Another interesting feature is the way in which Aulus Plautus reacts to the growing strain and pressure as the signs of the rebellion build up and the increasingly bad news from the disrupted East trickles back to him in the West. The character streaks displayed are relentlessness and maybe even stubbornness with the general refusing to become distracted and influenced into abandoning his campaign, but also increasing vindictiveness as his carefully laid out plans collapse one after the other. While his campaign and victory over Boadicea’s rebellion were both masterful and decisive, George Shipway also shows that it was a close run thing especially given how the Roman general was let down by the commanding officer of Second Augusta.
Plautus’ ruthlessness, steadfastness and his ability to use his limited forces to maximum effect allowed him to snatch a crushing victory out of the jaws of defeat but while the Province remained Roman, it was largely destroyed. Since the Prince had tasked him to make it prosperous and increase its revenues, the imperial governor’s performance, while militarily brilliant, could be painted as less than fully successful, explaining Aulus Plautus’ growing bitterness but also his hatred and desire to exact maximum retribution against the Britons, retribution that went as far as extermination before he was recalled. Skilfully, the author describes a Governor whose Roman aristocratic prejudices - he cannot entirely hide how much he despises the Britons and gets to hate them after the rebellion, without being entirely conscious of it.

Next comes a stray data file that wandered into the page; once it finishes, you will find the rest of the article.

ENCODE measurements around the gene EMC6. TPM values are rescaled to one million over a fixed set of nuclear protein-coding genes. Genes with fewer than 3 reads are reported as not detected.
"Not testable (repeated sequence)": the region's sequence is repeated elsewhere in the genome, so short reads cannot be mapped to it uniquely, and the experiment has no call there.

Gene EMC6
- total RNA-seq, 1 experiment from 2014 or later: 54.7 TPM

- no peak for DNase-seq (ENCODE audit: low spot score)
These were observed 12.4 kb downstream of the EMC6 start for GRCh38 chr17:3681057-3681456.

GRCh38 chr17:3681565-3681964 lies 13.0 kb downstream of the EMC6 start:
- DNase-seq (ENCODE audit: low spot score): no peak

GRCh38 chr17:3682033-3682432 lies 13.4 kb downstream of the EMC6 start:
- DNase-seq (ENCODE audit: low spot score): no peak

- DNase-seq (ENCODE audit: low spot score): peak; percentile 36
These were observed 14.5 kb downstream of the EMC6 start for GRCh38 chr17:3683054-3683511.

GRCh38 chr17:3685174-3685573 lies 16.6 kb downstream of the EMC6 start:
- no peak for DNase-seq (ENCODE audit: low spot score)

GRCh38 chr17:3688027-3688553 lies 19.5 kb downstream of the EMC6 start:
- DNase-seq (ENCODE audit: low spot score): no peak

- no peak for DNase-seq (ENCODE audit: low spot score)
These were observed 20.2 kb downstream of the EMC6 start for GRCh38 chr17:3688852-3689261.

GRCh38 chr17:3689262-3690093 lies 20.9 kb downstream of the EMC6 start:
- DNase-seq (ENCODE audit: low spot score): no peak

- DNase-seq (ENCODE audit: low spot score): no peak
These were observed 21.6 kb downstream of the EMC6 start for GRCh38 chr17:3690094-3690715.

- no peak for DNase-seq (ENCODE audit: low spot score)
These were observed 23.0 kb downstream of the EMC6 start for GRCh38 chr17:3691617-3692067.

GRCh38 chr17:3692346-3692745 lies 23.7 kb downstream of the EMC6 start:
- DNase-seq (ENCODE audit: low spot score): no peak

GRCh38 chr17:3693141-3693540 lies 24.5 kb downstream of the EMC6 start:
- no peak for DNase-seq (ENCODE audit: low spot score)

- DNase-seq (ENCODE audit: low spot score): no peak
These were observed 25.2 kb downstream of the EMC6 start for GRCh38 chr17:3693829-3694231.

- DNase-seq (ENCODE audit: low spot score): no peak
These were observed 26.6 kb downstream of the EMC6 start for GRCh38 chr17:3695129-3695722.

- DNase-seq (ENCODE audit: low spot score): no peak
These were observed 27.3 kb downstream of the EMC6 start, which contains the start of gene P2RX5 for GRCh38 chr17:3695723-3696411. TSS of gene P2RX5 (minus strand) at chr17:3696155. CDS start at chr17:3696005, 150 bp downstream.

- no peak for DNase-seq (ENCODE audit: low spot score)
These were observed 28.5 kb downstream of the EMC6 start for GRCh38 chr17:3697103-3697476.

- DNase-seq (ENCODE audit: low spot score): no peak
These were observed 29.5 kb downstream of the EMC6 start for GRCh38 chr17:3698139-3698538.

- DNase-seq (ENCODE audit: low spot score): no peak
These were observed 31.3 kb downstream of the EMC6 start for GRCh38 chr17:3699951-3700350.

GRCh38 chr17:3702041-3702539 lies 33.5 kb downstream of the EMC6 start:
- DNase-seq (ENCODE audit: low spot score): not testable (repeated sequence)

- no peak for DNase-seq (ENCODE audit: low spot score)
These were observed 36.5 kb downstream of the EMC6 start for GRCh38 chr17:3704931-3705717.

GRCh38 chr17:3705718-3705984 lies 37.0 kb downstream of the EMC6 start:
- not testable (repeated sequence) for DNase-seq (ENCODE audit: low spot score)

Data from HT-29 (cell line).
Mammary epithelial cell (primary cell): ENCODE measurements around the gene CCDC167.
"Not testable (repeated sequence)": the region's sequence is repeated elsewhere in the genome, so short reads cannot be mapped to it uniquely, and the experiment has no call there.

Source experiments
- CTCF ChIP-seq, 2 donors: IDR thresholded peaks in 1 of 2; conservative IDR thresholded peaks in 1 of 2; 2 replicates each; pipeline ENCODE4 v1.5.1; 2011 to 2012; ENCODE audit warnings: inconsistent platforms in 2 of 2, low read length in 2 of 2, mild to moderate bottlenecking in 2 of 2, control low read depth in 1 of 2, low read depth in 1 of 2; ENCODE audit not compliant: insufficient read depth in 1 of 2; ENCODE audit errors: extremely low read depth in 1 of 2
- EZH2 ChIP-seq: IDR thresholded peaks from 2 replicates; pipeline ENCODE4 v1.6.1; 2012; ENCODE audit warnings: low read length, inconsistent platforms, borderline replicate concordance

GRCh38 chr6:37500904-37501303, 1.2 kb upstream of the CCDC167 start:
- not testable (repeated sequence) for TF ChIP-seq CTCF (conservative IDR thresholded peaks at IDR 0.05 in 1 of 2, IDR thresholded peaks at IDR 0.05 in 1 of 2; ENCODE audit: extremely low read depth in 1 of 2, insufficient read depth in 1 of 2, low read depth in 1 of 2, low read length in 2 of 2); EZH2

Characterisation of Roman officers is indeed the strongest point of this book. It goes well beyond just Aulus Plautus with the characters of the though and reliable Valens, legate of the 14th Gemina Legion and risen from the ranks, the hedonistic, decadent Mamilianus, the aristocratic apparently indolent Legate of the 20th Valeria and the brilliant but hot headed and rash Cerialis, Legate of the 9th Hispana. Also featuring in the book are Frontinus the tribune and military engineer, and a young senatorial tribune called Agricola who would become the father in law of a certain Tacitus.
Cerialis, Frontinus and Agricola were historical characters who did serve under Aulus Plautus. All three would succeed him as imperial governors of Britain and contribute to its conquest, with Cerialis finally having the opportunity to conquer Brigantia, Frontinus to build on a large scale and Agricola to attempt the conquest of modern Scotland.
Interestingly, the reader never gets to meet any of the insurgents, not even the Iceni Queen, since the story is solely told by Aulus Plautus and solely seen through his eyes. This is also one of the main attractions of this superb read and it almost felt like reading the Imperial Governors memoirs. Five stars, despite some minor technical glitches, such as the controversial size of Roman Legions which does not seem to have had a theoretical strength of 5600 apiece.